Hello all! For those of you who celebrated, I hope you had a restful Thanksgiving with friends and family.
It’s an interesting time of year at Osano—we’re dealing with the hustle and bustle of the holiday season like everyone else, but we’re also keeping a close eye on U.S. legislatures now that the midterm elections are over.
Several state legislatures have gained lawmakers who have been involved in crafting data privacy legislation in the past. Five U.S. states already have privacy laws on the books (California, Connecticut, Virginia, Colorado, Utah). With the new set of representatives stepping into their roles, we’re likely to see that figure grow.
At the same time, data privacy laws at the federal level face an uncertain future. Proponents have been pushing for laws like the American Data Privacy Protection Act (ADPPA), the Kids Online Safety Act (KOSA), and the Children’s Online Privacy Protection Act (COPPA) 2.0 to be advanced during the lame-duck session of Congress.
For the unfamiliar, a “lame duck” is an elected official whose successor has been elected—normally it connotes a politician with little influence or ability to push things forward. But both the House and Senate currently reside in Democrats’ hands; when Republicans take control of the House, privacy proponents fear that the two parties’ differences will make it impossible to compromise on data privacy laws. Thus, numerous privacy advocacy groups are pushing for action on data privacy now. However, it’s important to keep in mind that data privacy enjoys bipartisan support; just because the political landscape is changing next year doesn’t mean data privacy bills are doomed.
So, there’s a lot that we’re keeping our eye on at Osano—and that’s on top of all the gift-giving, travel, and family visits that go on during the holiday season. Nevertheless, if anything major happens in the world of data privacy during this holiday season, you’ll hear about it in Privacy Insider.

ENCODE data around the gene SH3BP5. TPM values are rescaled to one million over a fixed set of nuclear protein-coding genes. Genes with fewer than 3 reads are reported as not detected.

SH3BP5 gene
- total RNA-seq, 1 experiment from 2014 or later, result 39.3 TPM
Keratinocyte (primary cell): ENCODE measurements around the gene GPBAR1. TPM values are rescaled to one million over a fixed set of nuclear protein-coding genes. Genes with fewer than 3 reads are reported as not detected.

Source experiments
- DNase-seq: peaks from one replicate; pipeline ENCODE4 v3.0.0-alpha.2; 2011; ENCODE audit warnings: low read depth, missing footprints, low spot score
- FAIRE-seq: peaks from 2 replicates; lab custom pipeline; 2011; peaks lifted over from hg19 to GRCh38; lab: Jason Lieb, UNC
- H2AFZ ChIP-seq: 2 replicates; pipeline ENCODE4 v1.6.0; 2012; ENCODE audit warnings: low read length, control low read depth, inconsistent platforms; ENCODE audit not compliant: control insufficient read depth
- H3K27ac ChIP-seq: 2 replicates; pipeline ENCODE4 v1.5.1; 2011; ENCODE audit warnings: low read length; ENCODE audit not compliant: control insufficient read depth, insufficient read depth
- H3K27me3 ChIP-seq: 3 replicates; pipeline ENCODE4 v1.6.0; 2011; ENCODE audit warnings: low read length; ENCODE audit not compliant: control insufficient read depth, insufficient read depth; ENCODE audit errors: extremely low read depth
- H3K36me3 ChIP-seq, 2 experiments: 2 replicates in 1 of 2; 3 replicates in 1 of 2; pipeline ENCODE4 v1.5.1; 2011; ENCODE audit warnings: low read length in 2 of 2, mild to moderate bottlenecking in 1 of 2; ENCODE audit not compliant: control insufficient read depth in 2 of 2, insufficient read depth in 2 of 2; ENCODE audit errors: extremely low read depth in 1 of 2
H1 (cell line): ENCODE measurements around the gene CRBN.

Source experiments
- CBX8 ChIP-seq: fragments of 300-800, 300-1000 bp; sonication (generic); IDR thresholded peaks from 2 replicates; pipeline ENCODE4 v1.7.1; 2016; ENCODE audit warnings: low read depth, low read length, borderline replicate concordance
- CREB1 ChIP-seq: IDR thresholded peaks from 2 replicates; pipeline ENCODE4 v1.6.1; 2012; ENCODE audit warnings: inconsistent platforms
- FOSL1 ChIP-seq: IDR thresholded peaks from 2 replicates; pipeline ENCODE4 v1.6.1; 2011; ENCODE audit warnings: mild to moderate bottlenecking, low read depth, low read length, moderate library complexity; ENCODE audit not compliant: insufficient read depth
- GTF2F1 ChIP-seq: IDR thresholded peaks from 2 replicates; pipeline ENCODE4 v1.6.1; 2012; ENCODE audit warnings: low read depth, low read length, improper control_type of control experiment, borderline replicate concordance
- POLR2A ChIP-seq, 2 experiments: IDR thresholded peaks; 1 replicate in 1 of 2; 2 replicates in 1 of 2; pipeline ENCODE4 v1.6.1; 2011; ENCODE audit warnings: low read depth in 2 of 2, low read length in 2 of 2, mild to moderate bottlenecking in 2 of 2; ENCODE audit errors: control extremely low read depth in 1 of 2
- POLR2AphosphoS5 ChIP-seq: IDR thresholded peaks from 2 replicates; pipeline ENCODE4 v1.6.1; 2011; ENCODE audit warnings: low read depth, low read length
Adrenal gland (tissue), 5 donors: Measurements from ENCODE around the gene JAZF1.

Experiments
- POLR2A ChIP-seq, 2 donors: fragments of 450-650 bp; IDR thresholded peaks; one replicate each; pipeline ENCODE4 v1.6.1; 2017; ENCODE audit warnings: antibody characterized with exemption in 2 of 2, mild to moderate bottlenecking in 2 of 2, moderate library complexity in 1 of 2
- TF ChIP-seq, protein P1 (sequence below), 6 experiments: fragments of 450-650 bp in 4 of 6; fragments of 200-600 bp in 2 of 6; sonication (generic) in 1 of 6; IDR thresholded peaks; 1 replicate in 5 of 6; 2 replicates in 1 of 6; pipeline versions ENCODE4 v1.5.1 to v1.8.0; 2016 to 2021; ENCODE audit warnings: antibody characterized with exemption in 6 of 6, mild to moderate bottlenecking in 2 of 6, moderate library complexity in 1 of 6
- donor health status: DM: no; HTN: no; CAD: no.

Meta fined $277 million for leak of half a billion users
The Irish Data Protection Commissioner has fined Meta €265 million ($277 million) for leaving half a billion users’ information exposed to data scrapers. The fine follows a 2021 investigation that revealed over 530 million Facebook users’ information had been leaked on a public forum.
Human rights, LGBTQ+ organizations oppose Kids Online Safety Act
In response to a push to pass the Kids Online Safety Act (KOSA) during the lame-duck session of Congress, dozens of human rights and LQBTQ+ organizations have written to members of Congress, asserting that the act would not make children safer online. Rather, the groups alleged, KOSA would undermine children’s safety “by effectively forcing providers to use invasive filtering and monitoring tools; jeopardizing private, secure communications; incentivizing increased data collection on children and adults; and undermining the delivery of critical services to minors by public agencies like schools.”
The future of state privacy legislation after the 2022 election
Numerous American data privacy laws are in the middle of the legislative process. Now that the midterm elections are over, what do their futures look like? JDSupra calls out new state privacy laws that are likely to be enacted, privacy laws that face an uncertain future, and privacy laws that are effectively dead on arrival following the midterm elections.
How Google is trying to help advertisers and publishers link their data
Google has introduced PAIR—short for Publisher Advertiser Identity Recognition—a tool it says can help advertisers and publishers reach their overlapping audiences using first-party data. It’s one of several ways that the tech giant is attempting to rework how advertising and data privacy functions on the internet and to move away from the reliance on third-party cookies for retargeting.
Australia passes the Privacy Legislation Amendment Bill 2022
Following a slew of data breaches, the Australian government has passed the Privacy Legislation Amendment Bill 2022. The new bill updates Australia’s 1988 bill, the Privacy Act, and grants the Office of the Australian Information Commissioner (OAIC) significantly greater powers to enforce privacy regulation.
Microsoft 365 faces darkening GDPR compliance clouds after German report
A two-year assessment by German data protection regulators found that Microsoft has been unable to resolve identified compliance issues with the tech giant’s 365 productivity products. The conclusion comes even after German data protection regulators worked directly with Microsoft to improve its compliance posture.
Osano blog: What's going on with the Children's Online Privacy Protection Act (COPPA)?
Children’s data remains a hot-button topic in the U.S. Read our blog to find out what’s new with COPPA and other legislation regulating children’s data.
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